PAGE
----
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Millennial Relationships and Mental Illness

Something that has been weighing on my mind a lot lately is the difficulty of dating in your twenties with a mental illness.

This is not to perpetuate the stereotype that people who struggle with depression, borderline personality disorder, bipolar disorder or other mental health conditions cannot function in a healthy and stable relationship.

That is just not true.

There are plenty of ways to thrive in a stable, loving relationship, despite dealing with your own stress, or health issues of any kind.

This is a topic that has been popping up in the news lately, with SNL star, Pete Davidson, being criticized for his new relationship with singer Ariana Grande. Some fans are saying that because of his diagnosis of BPD, he won’t be able to stay in a serious relationship. He of course, fired back, stating that “Just because someone has a mental illness does not mean they can’t be happy and in a relationship. It also doesn’t mean that person makes the relationship toxic.”


I am not claiming to be an expert on relationships, I have simply had this topic weighing on my mind a lot recently.

I have had my own person struggles when it comes to maintaining a relationship alongside your mental illness. It’s certainly possible to have a healthy relationship, but it is a lot more difficult when you are struggling to take care of yourself.


In my experience, there are so many contributing factors to the stress of a relationship when you have a mental illness of any kind, to deal with.

Social Media Pressures

As a millennial, social media has been at the forefront of our generation. We use social media to communicate, to reach out to friends and family near and far, and to let the “world” know what we are thinking.

There are micro elements to facebook and instant messaging that there weren’t in the past that can add stress to the mind of someone with acute anxiety, OCD, BPD or any sort of mental illness that creates constant worry or paranoia.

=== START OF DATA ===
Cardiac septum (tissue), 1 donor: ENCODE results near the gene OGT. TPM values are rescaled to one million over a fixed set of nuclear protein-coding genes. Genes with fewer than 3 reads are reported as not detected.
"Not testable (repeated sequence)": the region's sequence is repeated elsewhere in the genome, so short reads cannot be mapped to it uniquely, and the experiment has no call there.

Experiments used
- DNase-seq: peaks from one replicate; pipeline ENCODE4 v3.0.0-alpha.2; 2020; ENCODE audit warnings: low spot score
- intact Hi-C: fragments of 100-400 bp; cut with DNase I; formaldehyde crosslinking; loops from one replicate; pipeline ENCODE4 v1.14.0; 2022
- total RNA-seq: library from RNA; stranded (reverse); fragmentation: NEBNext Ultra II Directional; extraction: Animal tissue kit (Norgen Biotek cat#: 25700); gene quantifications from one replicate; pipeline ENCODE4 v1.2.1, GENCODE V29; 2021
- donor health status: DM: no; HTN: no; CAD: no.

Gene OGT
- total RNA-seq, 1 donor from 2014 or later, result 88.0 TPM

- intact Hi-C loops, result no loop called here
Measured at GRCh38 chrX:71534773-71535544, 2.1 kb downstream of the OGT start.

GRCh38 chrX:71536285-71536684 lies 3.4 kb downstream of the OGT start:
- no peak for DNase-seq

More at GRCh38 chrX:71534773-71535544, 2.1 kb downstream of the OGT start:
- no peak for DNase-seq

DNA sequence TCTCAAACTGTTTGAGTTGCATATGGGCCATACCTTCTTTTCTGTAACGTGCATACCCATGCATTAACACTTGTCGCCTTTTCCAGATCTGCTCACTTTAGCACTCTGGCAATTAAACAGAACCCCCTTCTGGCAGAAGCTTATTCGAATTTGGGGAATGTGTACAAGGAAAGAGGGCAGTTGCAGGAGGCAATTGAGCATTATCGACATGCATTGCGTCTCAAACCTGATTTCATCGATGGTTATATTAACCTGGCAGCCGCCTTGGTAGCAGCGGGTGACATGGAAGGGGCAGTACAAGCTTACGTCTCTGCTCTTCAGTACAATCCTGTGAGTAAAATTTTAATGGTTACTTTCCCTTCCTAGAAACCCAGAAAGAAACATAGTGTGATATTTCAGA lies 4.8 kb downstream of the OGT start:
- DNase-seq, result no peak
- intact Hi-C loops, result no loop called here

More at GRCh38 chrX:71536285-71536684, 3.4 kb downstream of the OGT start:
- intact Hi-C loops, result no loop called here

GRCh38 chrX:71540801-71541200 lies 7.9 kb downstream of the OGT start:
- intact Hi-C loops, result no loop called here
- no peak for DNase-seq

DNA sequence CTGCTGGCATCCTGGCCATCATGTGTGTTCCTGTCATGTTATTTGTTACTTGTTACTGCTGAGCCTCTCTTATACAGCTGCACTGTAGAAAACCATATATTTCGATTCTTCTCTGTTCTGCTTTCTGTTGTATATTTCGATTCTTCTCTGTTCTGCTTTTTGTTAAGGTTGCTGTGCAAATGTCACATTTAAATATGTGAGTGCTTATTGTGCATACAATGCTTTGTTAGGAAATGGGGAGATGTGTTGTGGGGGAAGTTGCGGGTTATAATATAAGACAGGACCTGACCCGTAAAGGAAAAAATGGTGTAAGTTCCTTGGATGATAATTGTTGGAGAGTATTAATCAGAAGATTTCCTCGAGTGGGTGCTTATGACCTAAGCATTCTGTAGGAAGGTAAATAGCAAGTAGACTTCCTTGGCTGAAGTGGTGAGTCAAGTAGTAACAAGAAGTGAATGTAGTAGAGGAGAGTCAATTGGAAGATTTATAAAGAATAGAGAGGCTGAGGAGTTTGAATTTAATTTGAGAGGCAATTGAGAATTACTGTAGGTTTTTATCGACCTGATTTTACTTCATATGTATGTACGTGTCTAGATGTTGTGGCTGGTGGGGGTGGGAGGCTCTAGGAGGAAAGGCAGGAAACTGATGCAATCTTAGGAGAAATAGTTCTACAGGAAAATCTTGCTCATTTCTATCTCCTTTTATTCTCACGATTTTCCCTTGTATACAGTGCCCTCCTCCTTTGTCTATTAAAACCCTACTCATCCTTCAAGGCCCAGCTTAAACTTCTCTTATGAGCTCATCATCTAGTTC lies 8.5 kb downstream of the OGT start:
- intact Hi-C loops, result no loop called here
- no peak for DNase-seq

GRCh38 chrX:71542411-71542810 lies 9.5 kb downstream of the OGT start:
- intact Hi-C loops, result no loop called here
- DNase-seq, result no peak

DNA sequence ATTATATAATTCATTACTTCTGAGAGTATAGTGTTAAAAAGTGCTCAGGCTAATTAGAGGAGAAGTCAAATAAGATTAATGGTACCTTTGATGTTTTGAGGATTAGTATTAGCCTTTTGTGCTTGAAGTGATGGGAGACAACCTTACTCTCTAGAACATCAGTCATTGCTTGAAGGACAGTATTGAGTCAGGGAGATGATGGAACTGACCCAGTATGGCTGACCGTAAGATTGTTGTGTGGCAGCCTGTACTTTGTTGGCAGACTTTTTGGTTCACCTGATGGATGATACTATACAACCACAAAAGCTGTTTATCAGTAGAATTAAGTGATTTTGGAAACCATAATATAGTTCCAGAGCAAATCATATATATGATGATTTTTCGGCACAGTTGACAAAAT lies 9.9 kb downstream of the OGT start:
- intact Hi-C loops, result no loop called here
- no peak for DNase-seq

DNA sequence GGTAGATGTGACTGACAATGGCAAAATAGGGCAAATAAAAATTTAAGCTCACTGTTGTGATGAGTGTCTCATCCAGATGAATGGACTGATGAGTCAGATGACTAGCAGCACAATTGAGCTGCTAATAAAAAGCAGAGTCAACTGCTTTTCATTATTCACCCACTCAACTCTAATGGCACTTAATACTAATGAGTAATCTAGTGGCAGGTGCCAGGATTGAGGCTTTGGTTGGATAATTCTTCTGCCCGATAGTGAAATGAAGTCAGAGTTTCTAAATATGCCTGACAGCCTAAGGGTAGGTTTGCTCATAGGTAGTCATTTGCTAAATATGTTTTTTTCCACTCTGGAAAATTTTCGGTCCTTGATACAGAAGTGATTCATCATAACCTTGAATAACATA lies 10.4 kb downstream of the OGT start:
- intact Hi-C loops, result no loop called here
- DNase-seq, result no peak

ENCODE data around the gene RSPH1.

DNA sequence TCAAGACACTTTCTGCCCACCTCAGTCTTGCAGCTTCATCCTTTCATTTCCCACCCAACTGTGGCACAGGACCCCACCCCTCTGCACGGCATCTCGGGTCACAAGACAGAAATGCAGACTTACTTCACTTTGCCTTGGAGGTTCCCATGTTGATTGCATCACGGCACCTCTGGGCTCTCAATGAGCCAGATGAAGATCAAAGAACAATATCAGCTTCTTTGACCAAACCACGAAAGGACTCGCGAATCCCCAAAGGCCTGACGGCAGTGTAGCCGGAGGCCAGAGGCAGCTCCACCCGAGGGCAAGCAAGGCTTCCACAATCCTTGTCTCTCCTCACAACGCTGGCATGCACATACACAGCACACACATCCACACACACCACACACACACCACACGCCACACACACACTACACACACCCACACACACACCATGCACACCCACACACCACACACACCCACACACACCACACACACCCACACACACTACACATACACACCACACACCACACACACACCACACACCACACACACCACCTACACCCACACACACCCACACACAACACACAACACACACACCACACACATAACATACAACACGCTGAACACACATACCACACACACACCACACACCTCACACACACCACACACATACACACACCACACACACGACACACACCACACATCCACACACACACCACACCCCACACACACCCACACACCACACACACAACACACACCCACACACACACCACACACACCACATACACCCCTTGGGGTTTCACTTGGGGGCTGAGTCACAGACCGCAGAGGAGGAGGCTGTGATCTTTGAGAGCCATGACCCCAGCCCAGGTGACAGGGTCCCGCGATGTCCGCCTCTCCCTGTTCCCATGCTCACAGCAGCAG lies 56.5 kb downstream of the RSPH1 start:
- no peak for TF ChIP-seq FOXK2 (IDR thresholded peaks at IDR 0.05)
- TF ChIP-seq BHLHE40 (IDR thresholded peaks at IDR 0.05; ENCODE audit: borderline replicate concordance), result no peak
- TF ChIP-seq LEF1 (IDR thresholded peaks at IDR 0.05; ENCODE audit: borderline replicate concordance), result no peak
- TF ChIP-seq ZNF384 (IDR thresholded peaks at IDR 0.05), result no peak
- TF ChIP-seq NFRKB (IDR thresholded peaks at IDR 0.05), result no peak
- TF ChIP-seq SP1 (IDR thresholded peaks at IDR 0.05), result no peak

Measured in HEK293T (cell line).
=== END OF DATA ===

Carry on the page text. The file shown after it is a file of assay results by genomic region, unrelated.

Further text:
One of those elements is that when you message someone, you can immediately see whether or not they have “read” the message. Then, if they have read the message, but they do not respond, you know they are ignoring you. This puts pressure on your relationships, causes paranoia and all sorts of hell in the mind of a person who is prone to anxiety.

Social media allows us to constantly check up on our peers from afar at the touch of a button. We can cyber stalk each other and it has become the norm.

Instagram and Facebook have added pressure to be beautiful, with their constant encouragement to post filtered photos and get “likes” from friends.

We are constantly seeking gratification. This type of environment can cause anxiety in anyone, let alone someone who is sensitive to it.

However stressful our generation’s way of communicating and technology has made dating, there are ways to overcome it.

Emotional Support 

Someone with a mental illness in a relationship may need extra validation that they are wanted in the relationship. They may need a little extra acknowledgement that they are still loved, even if it seems irrational or it seems that they are being paranoid. For someone with anxiety, I know that in relationships I get to a point where I am constantly wondering whether I am still wanted or if I am just being “annoying,” and for some, there can even be abandonment issues.

Communication is key

Communication is everything for a person struggling with their mental health. This goes for both partners in the relationship. Each time my relationship has failed, it has been because I haven’t been clear about what I need in terms of space, acknowledgement of my feelings, or I haven’t properly educated my partner about what I’m going through. Don’t assume your partner is an expert on your mental health.

Set Clear Boundaries for the Relationship

I have gone into relationships in the past with completely different expectations than my partner, and it has ended in complete chaos. Always make sure that you clearly define your expectations on both sides, and you know what you’re getting into, whether it’s a friends with benefits situation, a commitment or just casual dating. If you need to take things slowly, that’s totally fine and normal, just let your partner know so they don’t go in with a completely different idea of what’s happening. Having different expectations and unexpectedly being let down can be devastating to a person dealing with a mental health condition.  

Millennial Relationships and Mental Illness

Caiti Gearsbeck

Caitlin is an advocate for mental health awareness and suicide prevention and lives with a diagnosis of Bipolar Disorder. She is passionate about spreading awareness and sharing her story and hopes to help others living with mental illness feel less alone in their journey.

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APA Reference
Gearsbeck, C. (2018). Millennial Relationships and Mental Illness. Psych Central. Retrieved on July 17, 2018, from https://blogs.psychcentral.com/millennial/2018/06/millennial-relationships-and-mental-illness/


Last updated: 6 Jun 2018
Last reviewed: By John M. Grohol, Psy.D. on 6 Jun 2018
Published on PsychCentral.com. All rights reserved.